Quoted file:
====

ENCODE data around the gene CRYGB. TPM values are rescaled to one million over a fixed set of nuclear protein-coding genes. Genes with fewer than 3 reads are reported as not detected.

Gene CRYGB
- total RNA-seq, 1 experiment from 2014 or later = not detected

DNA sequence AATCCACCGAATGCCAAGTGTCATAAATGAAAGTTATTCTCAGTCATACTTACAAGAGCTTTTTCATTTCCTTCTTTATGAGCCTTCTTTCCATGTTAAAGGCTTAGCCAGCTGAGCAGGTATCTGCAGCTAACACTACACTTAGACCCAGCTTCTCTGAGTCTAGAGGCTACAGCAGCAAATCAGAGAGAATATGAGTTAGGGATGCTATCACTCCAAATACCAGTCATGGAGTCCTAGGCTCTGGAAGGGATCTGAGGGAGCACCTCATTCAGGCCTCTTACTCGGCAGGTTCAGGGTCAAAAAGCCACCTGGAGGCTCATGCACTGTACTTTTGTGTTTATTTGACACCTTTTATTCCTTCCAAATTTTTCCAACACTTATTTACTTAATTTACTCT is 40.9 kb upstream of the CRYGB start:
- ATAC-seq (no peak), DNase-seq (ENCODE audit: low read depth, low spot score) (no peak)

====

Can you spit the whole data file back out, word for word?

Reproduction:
ENCODE data around the gene CRYGB. TPM values are rescaled to one million over a fixed set of nuclear protein-coding genes. Genes with fewer than 3 reads are reported as not detected.

Gene CRYGB
- total RNA-seq, 1 experiment from 2014 or later = not detected

DNA sequence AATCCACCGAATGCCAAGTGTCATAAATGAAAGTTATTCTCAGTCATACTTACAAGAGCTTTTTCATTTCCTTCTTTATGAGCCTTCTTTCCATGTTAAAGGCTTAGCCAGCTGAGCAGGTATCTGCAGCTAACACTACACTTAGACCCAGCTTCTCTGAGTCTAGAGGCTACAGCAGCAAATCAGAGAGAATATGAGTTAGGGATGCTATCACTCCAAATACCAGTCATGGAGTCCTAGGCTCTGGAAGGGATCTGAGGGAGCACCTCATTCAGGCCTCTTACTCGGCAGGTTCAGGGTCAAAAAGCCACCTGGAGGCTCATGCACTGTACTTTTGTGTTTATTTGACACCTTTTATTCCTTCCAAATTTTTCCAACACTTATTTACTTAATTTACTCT is 40.9 kb upstream of the CRYGB start:
- ATAC-seq (no peak), DNase-seq (ENCODE audit: low read depth, low spot score) (no peak)